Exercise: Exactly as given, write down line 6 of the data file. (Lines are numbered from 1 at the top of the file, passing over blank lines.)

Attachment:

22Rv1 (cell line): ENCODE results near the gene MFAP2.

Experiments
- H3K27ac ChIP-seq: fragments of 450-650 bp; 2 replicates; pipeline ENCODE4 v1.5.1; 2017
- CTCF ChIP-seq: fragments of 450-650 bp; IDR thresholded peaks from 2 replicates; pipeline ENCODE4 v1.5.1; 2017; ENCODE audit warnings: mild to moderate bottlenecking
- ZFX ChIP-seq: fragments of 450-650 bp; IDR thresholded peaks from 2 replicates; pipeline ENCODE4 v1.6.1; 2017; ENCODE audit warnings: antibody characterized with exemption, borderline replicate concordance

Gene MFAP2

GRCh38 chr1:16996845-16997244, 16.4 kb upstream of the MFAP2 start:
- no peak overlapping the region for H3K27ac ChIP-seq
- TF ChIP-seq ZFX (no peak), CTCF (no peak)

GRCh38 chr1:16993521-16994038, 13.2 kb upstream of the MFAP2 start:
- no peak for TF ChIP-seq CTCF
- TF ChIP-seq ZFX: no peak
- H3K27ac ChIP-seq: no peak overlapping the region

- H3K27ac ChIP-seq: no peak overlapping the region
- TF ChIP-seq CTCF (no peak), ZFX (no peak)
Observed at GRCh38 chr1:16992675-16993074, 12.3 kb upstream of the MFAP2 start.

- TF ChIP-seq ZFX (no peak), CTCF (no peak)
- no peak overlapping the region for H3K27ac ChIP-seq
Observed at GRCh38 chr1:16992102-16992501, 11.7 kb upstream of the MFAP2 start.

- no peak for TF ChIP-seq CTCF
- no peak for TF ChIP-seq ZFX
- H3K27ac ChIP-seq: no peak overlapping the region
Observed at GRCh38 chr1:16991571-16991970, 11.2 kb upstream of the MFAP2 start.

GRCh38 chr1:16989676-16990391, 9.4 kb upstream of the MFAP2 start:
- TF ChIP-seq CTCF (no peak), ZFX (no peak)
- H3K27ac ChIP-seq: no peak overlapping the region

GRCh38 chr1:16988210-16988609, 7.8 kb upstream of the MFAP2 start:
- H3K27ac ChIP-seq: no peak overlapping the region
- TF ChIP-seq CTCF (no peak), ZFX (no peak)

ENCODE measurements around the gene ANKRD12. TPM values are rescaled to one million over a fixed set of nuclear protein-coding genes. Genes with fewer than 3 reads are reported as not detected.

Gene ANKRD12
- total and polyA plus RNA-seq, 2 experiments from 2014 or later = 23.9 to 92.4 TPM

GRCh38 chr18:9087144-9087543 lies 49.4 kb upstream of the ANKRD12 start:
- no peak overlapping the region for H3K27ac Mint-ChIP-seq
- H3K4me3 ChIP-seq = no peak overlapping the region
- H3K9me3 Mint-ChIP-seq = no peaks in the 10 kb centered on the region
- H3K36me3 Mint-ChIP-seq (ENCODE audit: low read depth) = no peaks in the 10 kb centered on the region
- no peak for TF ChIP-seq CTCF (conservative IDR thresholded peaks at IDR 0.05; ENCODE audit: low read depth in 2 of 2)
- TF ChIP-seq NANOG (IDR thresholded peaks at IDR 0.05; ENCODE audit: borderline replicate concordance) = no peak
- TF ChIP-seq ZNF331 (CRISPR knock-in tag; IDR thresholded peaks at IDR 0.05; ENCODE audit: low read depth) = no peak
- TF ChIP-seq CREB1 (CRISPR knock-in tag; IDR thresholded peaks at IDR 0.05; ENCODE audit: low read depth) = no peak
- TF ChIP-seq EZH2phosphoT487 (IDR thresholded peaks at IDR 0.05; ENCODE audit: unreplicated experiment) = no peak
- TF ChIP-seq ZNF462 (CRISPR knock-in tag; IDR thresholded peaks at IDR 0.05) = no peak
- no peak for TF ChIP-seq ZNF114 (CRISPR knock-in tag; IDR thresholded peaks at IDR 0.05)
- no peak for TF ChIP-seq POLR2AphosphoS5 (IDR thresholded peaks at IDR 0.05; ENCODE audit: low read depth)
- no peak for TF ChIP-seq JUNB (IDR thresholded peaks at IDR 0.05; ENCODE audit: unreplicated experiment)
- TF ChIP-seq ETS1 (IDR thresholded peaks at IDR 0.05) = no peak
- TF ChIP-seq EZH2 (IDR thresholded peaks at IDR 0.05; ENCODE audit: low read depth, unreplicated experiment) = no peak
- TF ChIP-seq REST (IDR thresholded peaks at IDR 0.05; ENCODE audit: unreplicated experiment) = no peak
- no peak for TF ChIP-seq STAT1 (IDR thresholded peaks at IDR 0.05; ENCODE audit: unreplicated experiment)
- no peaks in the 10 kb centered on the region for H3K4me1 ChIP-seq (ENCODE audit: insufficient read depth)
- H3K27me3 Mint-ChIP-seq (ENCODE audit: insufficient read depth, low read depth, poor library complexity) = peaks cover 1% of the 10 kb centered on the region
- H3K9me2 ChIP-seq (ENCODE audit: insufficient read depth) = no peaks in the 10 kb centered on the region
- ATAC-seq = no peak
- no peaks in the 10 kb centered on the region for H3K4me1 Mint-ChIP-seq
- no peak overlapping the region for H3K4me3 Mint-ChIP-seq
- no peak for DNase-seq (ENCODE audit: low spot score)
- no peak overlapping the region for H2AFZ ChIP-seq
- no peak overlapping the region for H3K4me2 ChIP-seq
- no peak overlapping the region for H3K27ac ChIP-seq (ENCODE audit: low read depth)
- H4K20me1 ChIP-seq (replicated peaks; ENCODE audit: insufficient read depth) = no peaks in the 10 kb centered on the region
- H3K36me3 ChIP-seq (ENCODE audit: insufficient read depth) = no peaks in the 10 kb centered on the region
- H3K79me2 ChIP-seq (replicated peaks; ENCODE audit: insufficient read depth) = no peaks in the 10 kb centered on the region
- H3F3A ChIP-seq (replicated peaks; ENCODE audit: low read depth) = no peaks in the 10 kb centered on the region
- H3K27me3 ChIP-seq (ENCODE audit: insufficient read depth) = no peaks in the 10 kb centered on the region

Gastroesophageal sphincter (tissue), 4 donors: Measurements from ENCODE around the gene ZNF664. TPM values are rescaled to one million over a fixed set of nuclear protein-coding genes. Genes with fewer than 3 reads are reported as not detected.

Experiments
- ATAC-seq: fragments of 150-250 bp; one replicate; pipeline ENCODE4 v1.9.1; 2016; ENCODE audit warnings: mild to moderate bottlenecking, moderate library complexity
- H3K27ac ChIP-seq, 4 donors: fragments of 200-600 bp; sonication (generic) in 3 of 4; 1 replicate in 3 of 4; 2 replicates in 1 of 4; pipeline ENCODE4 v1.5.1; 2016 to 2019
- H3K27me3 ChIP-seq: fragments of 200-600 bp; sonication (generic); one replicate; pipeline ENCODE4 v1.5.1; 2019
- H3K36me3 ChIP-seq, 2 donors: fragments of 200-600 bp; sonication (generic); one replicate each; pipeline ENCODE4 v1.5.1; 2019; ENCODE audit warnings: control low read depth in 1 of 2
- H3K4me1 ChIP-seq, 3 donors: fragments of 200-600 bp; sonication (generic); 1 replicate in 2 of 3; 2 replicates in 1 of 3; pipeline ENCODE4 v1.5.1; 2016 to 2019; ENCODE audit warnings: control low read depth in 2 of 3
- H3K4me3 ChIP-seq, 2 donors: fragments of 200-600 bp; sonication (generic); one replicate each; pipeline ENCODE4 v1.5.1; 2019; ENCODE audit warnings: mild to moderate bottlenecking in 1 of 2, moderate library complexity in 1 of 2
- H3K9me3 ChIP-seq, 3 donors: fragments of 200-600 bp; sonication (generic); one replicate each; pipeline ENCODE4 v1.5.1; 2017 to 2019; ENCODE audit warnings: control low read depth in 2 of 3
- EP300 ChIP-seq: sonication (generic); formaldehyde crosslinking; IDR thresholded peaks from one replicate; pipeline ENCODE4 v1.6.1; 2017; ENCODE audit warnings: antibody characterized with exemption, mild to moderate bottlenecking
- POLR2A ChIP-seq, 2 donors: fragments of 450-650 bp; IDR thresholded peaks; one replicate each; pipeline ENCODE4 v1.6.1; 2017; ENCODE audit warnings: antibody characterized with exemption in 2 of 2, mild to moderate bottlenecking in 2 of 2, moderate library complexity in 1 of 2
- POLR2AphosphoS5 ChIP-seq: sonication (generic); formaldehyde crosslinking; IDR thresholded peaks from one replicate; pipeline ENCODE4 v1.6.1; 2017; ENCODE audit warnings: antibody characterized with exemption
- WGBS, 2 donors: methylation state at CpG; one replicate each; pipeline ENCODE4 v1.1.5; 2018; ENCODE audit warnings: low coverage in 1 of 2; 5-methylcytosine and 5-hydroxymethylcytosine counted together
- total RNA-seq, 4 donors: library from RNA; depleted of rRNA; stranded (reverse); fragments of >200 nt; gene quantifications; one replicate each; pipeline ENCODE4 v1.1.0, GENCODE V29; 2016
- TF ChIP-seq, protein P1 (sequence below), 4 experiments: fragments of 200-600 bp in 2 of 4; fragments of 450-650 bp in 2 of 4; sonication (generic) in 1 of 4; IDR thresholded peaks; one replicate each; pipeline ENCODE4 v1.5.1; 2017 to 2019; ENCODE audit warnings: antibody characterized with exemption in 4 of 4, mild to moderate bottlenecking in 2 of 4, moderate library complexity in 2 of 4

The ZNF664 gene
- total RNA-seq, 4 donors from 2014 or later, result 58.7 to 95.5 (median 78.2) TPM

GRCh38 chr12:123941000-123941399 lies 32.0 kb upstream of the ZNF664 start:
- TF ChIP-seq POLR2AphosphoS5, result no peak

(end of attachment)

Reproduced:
Gene MFAP2